New York — Ymax will wade into the near-free telephony market with the MagicJack, a USB device that will enable consumers to make unlimited local and long-distance calls through their PC for $20 a year.
The product plugs into a USB port and automatically installs software onto a PC. Consumers plug their phones (corded or cordless) into the device and can make unlimited calls to landlines and cellphones. The MagicJack is assigned its own phone number and will include voicemail, caller ID, waiting, 911 dialing and FollowMe, which forwards calls to other numbers when the computer is turned off.
The device also loads a softphone application on the desktop if consumers wish to use a headset.
The unit will retail for a suggested $39.95 and include a year’s worth of unlimited inbound and outbound calling within the United States and the features listed above. When the year is up, consumers can renew their license for a $20 a year fee.
The MagicJack can be taken overseas, allowing travelers to make free international calls back to the U.S. The device cannot currently make calls from the United States to other countries.
Ymax was founded by telecom execs Dan Borislow and Don Burns. According to Burns, who serves as CEO, the company can afford undercut competitive phone prices because unlike other VoIP providers, it owns its own CLEC network. “We are a certified exchange carrier in 49 states with 31 switches across the country,” he said.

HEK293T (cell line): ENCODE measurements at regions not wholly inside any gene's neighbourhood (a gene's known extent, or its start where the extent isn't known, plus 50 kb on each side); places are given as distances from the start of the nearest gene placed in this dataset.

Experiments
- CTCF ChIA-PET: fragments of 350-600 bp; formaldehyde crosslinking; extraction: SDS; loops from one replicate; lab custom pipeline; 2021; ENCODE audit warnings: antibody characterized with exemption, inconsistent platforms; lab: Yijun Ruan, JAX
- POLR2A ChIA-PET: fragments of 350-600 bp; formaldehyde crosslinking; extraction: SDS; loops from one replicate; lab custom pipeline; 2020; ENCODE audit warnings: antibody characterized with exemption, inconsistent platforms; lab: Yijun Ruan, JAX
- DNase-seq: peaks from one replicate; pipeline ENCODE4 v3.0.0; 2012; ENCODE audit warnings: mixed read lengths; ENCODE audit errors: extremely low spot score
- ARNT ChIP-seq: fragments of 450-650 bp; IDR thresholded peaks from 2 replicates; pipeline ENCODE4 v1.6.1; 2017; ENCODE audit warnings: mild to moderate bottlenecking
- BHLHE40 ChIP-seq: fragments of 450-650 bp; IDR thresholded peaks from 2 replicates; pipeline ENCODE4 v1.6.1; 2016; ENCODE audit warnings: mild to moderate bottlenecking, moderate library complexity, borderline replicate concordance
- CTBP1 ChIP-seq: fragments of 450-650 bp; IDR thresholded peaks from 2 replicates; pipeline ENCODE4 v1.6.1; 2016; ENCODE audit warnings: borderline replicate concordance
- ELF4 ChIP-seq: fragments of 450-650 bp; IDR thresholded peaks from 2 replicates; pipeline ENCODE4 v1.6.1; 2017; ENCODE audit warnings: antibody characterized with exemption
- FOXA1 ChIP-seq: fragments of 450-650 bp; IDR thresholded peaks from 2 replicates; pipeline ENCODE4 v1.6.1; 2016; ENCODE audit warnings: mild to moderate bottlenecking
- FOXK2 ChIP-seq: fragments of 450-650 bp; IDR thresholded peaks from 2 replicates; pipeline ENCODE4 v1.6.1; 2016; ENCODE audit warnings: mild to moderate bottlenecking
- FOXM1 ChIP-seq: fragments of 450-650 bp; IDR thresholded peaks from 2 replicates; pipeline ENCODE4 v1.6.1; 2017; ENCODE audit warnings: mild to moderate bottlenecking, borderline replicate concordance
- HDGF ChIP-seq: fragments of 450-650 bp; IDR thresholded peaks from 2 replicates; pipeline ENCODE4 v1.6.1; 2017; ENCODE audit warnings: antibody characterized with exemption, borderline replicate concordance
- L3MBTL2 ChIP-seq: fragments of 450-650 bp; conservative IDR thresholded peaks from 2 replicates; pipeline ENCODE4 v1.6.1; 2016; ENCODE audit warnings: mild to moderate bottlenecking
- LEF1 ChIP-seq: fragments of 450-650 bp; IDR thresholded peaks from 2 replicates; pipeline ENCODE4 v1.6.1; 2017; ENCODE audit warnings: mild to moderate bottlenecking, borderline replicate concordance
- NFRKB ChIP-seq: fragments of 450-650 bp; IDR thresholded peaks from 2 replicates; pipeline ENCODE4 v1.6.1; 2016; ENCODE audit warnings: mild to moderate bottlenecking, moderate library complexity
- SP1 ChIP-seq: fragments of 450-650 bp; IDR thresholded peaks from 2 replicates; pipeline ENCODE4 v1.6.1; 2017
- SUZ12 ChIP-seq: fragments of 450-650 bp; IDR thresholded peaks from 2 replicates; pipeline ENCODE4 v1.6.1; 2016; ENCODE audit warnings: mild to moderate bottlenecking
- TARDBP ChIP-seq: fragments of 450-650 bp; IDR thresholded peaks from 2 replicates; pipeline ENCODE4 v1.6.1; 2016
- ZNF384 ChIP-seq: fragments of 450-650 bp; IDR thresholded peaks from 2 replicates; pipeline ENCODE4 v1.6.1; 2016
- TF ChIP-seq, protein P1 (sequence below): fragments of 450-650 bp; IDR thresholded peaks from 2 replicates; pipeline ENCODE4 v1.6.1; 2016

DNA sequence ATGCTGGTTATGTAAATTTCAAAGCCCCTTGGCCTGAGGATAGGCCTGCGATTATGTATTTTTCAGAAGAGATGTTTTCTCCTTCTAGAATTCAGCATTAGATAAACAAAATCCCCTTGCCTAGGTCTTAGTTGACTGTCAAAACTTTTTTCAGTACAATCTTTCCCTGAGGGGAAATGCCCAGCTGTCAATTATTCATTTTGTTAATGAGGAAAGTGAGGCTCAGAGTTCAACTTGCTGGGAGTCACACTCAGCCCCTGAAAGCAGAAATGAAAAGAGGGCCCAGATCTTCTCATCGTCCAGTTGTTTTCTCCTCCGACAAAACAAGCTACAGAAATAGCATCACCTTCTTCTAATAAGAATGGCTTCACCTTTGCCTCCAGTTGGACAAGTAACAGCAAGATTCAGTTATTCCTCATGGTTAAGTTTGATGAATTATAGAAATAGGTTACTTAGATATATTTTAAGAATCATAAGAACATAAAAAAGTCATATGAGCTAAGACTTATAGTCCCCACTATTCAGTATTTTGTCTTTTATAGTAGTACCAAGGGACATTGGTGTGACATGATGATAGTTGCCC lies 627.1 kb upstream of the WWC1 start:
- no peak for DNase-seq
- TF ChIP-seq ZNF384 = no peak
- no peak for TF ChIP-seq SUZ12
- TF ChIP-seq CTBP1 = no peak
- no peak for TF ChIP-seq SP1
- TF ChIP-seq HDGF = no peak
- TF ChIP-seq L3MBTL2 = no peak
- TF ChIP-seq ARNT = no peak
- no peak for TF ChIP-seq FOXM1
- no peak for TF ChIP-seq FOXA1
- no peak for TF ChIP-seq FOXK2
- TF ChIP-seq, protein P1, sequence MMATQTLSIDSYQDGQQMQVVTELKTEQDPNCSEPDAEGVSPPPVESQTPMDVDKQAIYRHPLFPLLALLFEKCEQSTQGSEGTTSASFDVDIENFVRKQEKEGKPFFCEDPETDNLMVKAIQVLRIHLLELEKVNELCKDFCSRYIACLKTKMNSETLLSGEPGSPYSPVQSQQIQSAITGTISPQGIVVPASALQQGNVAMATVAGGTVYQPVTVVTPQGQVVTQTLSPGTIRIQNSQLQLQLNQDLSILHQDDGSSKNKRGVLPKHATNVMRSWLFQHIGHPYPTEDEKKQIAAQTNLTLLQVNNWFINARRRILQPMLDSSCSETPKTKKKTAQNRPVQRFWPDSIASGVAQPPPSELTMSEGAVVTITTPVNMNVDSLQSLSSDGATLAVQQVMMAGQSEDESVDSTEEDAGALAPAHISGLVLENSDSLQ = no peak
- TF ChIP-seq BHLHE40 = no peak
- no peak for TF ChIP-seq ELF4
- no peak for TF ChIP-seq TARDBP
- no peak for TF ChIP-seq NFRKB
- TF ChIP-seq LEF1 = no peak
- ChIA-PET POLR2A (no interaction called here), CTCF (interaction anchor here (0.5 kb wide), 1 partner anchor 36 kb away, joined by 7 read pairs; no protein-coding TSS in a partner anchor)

According to Burns, the company built a large nationwide phone network originally to support a GSM/Wi-Fi phone but decided “it wasn’t ready for prime time.”
That network allows Ymax to offer low-cost calling, Burns said. Whereas other firms, such as now-defunct SunRocket, had to pay CLECs to originate and terminate calls onto the landline network, Ymax only pays to terminate calls and receives a payment on any incoming call to the MagicJack.
“We participated in the SunRocket liquidation until we saw the numbers behind it,” Burns related. Their operating costs per customer per month were prohibitive, he said.
“We were never smart enough to figure out how to make a resale business model work,” Burns joked. The company also differs from Skype and other services that rely on “virtual gateways” because it controls its own physical network, Burns said.
The MagicJack will be in one major electronics retailer by the holidays, Burns said. While it is ostensibly a communications device, Burns said the company thinks of it as a “computer accessory.” “We don’t like the [terminal adapter] model, we think the computer is winning as the home communications hub,” he said.
The softphone software loaded onto the device has a dedicated window where the reseller of the MagicJack can advertise. “It’s a portal for retailers to continue to reach their customers,” Burns said.